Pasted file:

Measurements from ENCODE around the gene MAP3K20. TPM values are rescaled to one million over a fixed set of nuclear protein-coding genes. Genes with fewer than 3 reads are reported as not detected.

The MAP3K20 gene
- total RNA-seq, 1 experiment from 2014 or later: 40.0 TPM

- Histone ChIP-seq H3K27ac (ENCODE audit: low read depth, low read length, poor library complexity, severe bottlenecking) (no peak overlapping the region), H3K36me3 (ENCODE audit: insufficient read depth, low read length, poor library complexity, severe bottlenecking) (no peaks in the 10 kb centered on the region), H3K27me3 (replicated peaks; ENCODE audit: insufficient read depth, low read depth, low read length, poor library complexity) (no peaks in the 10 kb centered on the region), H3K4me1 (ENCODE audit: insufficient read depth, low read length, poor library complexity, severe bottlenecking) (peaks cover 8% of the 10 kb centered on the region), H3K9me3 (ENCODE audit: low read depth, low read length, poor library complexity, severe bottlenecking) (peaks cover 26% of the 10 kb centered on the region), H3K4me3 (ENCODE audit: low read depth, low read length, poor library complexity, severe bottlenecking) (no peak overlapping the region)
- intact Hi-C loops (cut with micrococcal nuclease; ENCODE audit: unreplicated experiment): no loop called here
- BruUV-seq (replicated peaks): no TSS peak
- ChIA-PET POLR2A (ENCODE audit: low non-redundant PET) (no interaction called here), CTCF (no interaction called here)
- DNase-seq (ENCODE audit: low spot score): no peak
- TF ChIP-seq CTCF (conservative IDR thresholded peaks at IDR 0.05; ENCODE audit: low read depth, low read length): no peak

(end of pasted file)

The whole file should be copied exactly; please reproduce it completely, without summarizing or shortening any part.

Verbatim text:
Measurements from ENCODE around the gene MAP3K20. TPM values are rescaled to one million over a fixed set of nuclear protein-coding genes. Genes with fewer than 3 reads are reported as not detected.

The MAP3K20 gene
- total RNA-seq, 1 experiment from 2014 or later: 40.0 TPM

- Histone ChIP-seq H3K27ac (ENCODE audit: low read depth, low read length, poor library complexity, severe bottlenecking) (no peak overlapping the region), H3K36me3 (ENCODE audit: insufficient read depth, low read length, poor library complexity, severe bottlenecking) (no peaks in the 10 kb centered on the region), H3K27me3 (replicated peaks; ENCODE audit: insufficient read depth, low read depth, low read length, poor library complexity) (no peaks in the 10 kb centered on the region), H3K4me1 (ENCODE audit: insufficient read depth, low read length, poor library complexity, severe bottlenecking) (peaks cover 8% of the 10 kb centered on the region), H3K9me3 (ENCODE audit: low read depth, low read length, poor library complexity, severe bottlenecking) (peaks cover 26% of the 10 kb centered on the region), H3K4me3 (ENCODE audit: low read depth, low read length, poor library complexity, severe bottlenecking) (no peak overlapping the region)
- intact Hi-C loops (cut with micrococcal nuclease; ENCODE audit: unreplicated experiment): no loop called here
- BruUV-seq (replicated peaks): no TSS peak
- ChIA-PET POLR2A (ENCODE audit: low non-redundant PET) (no interaction called here), CTCF (no interaction called here)
- DNase-seq (ENCODE audit: low spot score): no peak
- TF ChIP-seq CTCF (conservative IDR thresholded peaks at IDR 0.05; ENCODE audit: low read depth, low read length): no peak